A team from the Barcelona Institute for Global Health, a centre supported by the "la Caixa" Foundation, and the French National Institute of Health and Medical Research (Inserm), has carried out an analysis of hospital admissions related to high summer temperatures in Spain over more than a decade. The study concludes that the causes of hospitalisation in which the heat has the most notable impact are:

  • Metabolic disorders and obesity
  • Renal failure
  • Urinary tract infection
  • Sepsis
  • Urolithiasis
  • Poisoning by drugs and other non-medicinal substances

The research, published in Environmental Health Perspectives, included data of more than 11.2 million of hospital admissions between 2006 and 2019. Those data were restricted to emergency hospital admissions from 48 provinces in mainland Spain and the Balearic Islands and were provided by the Spanish National Institute of Statistics. The team also calculated the values of daily mean temperatures, daily mean relative humidity and concentrations of different air pollutants (PM2.5, PM10, NO2 and O3). With the help of different models, they estimated the relationships between temperature and the different causes of hospitalisation for the summer season (June to September) and by province.

As expected, the statistical analysis showed that high temperature had “a generalised impact on cause-specific hospitalisations”. Even though heat increased the risk of hospitalization in all age groups, children of less than 1 year of age and adults beyond 85 years were the most vulnerable groups, with higher risk of hospital admission. Differences by sex were also found, since in hotter days men showed a higher risk of hospitalization from injuries than women, while women had a higher risk of admission from parasitic, endocrine and metabolic, respiratory or urinary diseases.

“The underlying mechanisms by which heat triggers adverse health outcomes remain unclear, but they seem to be related to how our body regulates its own temperature”, says Hicham Achebak, researcher at INSERM and ISGlobal and holder of a Marie Sklodowska-Curie postdoctoral fellowship from the European Commission. “Under conditions of heat stress, the body activates cutaneous vasodilation and sweat production in order to lose heat. The subsequent reactions can affect people differently depending on a series of factors, such as age, sex or pre-existing health conditions. We know, for example, that women have a higher temperature threshold above which sweating mechanisms are activated and are more susceptible to the effects of heat”, he adds.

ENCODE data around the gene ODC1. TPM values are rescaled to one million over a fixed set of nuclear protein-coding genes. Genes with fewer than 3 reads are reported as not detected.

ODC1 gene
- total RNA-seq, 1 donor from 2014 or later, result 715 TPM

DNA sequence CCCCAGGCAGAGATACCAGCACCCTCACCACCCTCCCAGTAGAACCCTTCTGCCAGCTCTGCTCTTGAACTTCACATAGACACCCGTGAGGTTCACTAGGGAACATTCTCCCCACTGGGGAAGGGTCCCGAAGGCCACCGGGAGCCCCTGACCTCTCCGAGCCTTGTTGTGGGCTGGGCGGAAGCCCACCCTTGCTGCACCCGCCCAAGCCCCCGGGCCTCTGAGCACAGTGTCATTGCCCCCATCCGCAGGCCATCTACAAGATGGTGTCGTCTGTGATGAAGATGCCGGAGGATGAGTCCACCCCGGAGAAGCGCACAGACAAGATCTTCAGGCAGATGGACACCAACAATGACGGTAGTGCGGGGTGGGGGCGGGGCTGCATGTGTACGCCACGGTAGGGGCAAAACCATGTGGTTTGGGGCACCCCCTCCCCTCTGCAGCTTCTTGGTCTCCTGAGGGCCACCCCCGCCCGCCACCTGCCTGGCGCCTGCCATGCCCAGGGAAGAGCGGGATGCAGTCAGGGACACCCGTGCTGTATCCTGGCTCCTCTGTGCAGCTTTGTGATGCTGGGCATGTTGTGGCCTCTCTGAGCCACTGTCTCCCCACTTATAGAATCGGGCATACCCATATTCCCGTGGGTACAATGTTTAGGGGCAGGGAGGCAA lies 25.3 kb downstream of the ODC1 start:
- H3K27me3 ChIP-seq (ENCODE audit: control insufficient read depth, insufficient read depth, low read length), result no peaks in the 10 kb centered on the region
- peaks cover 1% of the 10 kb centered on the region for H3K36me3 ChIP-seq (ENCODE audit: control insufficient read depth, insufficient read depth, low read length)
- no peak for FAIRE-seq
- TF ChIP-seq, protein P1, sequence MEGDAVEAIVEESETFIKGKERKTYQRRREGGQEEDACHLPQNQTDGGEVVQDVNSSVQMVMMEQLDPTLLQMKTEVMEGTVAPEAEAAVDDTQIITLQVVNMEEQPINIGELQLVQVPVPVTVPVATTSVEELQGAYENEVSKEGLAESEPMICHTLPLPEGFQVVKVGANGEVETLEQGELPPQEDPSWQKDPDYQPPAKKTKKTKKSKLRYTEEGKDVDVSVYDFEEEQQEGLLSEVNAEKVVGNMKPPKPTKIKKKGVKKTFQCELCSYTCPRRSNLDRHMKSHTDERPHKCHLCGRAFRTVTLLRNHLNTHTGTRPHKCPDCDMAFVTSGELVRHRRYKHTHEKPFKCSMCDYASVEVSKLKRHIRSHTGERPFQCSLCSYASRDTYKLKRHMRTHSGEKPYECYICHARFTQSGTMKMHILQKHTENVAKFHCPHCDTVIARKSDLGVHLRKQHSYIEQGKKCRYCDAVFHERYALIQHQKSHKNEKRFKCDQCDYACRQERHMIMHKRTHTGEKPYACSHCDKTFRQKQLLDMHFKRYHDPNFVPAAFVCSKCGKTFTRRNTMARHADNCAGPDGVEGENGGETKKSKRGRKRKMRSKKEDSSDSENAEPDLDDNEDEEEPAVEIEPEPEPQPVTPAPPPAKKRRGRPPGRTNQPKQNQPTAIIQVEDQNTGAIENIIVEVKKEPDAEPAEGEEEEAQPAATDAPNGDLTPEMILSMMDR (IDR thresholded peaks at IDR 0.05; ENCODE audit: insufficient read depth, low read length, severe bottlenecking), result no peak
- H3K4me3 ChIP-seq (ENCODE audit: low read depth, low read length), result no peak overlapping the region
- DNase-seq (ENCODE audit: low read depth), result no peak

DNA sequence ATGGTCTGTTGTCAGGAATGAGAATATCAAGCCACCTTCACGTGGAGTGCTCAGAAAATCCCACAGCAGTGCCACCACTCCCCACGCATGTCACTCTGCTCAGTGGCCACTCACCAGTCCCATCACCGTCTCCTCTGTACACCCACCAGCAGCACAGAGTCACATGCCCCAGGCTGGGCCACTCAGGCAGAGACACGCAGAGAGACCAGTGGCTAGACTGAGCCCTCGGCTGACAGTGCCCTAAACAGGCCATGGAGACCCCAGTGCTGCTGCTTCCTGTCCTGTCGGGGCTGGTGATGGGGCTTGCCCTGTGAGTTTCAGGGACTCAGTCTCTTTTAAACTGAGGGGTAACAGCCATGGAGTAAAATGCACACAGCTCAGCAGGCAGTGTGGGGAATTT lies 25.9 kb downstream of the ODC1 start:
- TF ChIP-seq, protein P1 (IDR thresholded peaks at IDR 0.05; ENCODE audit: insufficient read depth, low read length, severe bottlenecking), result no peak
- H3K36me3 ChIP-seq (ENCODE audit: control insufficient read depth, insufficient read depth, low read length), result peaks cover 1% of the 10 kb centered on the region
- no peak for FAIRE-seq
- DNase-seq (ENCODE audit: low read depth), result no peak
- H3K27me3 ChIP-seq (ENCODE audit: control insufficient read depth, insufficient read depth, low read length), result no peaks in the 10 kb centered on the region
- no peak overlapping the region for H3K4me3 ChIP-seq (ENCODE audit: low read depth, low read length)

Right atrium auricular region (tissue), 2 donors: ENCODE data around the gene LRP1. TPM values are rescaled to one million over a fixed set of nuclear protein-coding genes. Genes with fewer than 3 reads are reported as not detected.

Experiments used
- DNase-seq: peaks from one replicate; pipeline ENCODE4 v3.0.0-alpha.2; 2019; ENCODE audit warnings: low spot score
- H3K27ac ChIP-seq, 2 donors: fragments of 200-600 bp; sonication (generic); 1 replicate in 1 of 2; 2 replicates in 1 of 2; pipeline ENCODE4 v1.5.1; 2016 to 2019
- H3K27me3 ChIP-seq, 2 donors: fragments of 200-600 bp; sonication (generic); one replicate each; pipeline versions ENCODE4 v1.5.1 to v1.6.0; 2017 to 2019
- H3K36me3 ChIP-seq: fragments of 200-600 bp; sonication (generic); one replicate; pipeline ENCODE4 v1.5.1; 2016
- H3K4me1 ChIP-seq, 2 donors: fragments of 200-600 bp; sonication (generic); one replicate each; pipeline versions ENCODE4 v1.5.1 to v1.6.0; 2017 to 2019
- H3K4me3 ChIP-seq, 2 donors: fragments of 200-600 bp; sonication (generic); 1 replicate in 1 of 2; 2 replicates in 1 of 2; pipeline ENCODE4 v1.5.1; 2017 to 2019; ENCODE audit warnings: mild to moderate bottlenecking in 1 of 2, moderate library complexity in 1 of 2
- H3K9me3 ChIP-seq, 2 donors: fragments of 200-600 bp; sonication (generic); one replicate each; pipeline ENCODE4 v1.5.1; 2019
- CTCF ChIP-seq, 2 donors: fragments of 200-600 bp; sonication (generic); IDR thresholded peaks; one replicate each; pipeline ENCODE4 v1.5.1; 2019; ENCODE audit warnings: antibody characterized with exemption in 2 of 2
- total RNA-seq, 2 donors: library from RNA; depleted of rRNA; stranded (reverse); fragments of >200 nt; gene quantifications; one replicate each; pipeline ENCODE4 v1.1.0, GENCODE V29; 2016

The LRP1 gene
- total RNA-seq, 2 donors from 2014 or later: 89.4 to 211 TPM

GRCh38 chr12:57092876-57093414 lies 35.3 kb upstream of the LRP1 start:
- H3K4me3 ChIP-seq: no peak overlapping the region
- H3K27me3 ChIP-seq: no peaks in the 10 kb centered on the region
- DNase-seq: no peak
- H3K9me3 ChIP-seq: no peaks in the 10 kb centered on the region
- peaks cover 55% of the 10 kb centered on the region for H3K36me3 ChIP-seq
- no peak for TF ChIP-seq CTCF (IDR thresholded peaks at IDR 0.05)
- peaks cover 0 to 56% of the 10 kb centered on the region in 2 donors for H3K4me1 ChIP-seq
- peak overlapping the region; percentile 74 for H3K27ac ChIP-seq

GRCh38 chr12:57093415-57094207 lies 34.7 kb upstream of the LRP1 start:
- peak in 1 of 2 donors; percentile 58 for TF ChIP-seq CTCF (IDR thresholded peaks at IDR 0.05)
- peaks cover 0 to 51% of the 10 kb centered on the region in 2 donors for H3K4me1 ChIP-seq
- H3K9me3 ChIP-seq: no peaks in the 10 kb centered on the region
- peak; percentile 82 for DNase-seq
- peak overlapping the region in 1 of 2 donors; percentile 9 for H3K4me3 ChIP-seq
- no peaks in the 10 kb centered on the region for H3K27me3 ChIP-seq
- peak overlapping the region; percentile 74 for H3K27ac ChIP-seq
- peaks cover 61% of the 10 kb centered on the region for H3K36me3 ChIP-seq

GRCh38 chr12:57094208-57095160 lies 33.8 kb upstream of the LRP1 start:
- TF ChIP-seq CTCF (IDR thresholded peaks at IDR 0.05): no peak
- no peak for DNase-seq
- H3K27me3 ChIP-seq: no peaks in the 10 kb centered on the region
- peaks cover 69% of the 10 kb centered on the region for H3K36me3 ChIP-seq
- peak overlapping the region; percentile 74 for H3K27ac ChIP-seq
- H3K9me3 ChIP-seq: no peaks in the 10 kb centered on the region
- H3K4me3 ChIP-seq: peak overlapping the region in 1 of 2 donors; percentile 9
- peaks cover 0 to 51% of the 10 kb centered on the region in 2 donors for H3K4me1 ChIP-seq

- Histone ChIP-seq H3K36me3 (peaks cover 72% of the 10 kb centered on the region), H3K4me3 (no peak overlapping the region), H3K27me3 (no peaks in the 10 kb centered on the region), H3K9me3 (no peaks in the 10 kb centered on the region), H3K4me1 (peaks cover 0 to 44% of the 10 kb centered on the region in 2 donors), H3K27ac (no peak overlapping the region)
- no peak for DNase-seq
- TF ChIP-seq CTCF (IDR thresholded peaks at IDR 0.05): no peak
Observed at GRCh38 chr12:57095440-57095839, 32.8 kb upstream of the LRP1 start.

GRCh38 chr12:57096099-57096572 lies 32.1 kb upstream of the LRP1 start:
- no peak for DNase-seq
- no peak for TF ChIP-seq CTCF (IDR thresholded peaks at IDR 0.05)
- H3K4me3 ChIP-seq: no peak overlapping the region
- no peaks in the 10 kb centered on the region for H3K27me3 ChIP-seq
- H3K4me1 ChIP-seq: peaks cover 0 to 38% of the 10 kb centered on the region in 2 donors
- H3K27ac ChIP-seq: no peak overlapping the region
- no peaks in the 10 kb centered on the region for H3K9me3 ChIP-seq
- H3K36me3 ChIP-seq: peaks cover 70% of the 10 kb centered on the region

Obesity and metabolic disorders

The group of diseases more largely affected by heat were metabolic disorders and obesity. The risk of hospital admission for this type of diseases on the hottest days nearly duplicated compared to the days of optimum or comfort temperature. “There are a number of reasons to explain this. For example, in people with obesity, heat loss responses work less efficiently, as body fat acts as an insulator, making them more susceptible to heat disorders”, says Hicham Achebak.

Relative humidity, air pollution and heat waves

Regarding other variables included in the study, relative humidity didn’t seem to play a relevant role on the relationship of heat with emergency hospital admissions, except for the risk of acute bronchitis and bronchiolitis, which was stronger on days with lower relative humidity.

In addition, high air pollution days appeared to exacerbate the risk of hospitalization from heat for metabolic disorders and obesity, as well as from diabetes, but not for the rest of the health outcomes.

“We observed that the added effects of heat waves —or extreme high temperatures over consecutive days—were small and specific for a subset of diseases, mainly non-respiratory infectious diseases, endocrine and metabolic disorders or nervous system diseases, among others. For this reason, we believe that current Heat-Health Early Warning Systems should be activated not only during heat waves, but also during non-persistent extreme temperatures”, says Joan Ballester Claramunt, ISGlobal researcher and senior author of the study.

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